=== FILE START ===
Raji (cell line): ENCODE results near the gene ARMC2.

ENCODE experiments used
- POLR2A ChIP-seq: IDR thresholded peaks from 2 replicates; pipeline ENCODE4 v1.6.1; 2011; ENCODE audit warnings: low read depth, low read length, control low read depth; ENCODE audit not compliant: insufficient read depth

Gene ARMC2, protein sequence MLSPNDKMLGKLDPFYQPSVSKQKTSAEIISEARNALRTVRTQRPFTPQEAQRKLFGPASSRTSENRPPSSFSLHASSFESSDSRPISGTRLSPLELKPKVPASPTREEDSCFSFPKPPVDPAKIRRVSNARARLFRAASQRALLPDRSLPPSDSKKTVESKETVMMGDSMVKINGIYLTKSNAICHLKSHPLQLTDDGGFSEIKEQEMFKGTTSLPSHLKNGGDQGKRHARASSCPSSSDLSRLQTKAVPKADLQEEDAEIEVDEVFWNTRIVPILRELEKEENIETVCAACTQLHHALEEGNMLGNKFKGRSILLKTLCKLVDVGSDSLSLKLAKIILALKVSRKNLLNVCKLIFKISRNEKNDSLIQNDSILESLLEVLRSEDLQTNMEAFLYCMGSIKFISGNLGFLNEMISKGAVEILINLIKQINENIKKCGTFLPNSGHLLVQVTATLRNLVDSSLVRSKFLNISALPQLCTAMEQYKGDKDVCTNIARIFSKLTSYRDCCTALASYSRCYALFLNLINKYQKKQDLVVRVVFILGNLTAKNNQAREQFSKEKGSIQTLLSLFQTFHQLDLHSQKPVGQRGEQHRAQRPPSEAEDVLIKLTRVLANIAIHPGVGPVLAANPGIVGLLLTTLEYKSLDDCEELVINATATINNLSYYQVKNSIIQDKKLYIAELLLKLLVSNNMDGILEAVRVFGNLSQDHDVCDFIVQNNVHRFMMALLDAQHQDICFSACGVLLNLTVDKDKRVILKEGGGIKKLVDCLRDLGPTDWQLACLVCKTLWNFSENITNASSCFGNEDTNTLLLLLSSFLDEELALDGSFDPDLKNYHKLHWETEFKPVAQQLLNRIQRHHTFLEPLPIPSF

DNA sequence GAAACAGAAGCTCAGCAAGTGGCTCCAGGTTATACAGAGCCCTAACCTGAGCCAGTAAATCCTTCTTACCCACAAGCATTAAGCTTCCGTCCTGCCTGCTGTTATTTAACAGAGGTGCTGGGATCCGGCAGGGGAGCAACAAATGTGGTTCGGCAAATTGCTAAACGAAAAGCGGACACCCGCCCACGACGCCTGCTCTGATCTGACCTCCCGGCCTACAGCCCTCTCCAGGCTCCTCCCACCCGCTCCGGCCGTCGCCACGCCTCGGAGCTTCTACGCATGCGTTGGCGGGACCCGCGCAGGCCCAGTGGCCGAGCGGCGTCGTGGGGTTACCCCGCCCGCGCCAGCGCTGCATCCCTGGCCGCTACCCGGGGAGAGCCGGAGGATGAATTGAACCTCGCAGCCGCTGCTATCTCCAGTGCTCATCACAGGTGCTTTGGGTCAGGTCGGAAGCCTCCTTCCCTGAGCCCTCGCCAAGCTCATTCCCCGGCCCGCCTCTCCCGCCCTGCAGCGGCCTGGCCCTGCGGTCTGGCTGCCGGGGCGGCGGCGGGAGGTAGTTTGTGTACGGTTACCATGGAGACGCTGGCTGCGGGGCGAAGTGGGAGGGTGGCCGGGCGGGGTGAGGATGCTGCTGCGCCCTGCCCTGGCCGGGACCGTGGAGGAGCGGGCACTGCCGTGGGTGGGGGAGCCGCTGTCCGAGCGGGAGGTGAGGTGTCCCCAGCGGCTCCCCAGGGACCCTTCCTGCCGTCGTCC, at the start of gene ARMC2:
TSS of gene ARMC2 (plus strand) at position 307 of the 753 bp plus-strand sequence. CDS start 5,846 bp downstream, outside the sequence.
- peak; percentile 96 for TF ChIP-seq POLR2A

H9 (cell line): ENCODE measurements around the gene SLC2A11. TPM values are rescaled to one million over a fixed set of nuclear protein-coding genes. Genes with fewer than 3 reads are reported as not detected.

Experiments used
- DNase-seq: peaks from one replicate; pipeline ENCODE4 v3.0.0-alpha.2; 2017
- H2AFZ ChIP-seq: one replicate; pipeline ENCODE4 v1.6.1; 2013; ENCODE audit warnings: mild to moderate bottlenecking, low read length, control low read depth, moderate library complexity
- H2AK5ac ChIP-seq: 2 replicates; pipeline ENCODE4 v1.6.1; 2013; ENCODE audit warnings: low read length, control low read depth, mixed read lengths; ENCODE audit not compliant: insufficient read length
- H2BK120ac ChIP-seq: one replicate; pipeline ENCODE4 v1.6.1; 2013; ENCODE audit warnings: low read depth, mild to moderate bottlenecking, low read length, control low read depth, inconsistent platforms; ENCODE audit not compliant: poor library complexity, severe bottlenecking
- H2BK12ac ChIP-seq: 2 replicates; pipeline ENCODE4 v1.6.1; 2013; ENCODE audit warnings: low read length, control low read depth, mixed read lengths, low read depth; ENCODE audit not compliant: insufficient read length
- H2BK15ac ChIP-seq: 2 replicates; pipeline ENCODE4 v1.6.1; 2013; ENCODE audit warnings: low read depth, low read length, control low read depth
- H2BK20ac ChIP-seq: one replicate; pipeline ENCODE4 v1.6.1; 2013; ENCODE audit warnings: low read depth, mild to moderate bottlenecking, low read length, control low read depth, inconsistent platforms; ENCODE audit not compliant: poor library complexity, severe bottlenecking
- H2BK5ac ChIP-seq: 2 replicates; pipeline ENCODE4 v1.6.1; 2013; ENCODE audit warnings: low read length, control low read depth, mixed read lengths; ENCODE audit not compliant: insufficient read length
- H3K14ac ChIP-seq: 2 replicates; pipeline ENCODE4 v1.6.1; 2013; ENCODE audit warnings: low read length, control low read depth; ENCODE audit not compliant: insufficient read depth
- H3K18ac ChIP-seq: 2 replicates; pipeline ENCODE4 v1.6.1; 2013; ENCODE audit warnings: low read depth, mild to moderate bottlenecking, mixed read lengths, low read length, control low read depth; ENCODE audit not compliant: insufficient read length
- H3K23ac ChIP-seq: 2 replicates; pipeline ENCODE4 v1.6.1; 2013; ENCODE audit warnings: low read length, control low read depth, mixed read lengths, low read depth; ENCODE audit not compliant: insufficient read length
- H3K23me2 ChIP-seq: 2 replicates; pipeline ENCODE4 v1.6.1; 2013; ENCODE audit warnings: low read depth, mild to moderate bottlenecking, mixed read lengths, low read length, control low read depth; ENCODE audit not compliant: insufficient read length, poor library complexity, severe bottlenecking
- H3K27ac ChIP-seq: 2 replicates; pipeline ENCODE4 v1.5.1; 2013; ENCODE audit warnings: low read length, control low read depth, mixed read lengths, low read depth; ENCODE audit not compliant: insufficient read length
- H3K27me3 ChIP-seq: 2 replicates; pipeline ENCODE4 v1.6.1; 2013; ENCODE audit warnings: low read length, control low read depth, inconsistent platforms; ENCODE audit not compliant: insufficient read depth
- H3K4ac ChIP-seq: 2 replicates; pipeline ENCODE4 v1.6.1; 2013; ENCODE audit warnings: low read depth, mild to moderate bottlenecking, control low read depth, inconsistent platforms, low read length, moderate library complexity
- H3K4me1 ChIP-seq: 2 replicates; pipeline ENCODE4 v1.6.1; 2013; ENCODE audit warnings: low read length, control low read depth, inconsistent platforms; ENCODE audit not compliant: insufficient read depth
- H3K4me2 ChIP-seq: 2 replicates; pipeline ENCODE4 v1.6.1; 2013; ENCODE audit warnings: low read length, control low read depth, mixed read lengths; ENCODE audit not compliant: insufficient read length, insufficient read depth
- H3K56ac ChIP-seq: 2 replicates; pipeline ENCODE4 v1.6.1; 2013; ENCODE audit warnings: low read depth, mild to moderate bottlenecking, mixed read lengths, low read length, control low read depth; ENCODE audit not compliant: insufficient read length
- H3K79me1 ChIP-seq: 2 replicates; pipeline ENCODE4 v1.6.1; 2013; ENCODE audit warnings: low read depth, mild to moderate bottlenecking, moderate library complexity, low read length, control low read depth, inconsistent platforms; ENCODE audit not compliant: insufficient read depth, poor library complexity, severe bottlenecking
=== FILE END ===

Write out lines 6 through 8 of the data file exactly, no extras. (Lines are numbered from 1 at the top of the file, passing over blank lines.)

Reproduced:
TSS of gene ARMC2 (plus strand) at position 307 of the 753 bp plus-strand sequence. CDS start 5,846 bp downstream, outside the sequence.
- peak; percentile 96 for TF ChIP-seq POLR2A

H9 (cell line): ENCODE measurements around the gene SLC2A11. TPM values are rescaled to one million over a fixed set of nuclear protein-coding genes. Genes with fewer than 3 reads are reported as not detected.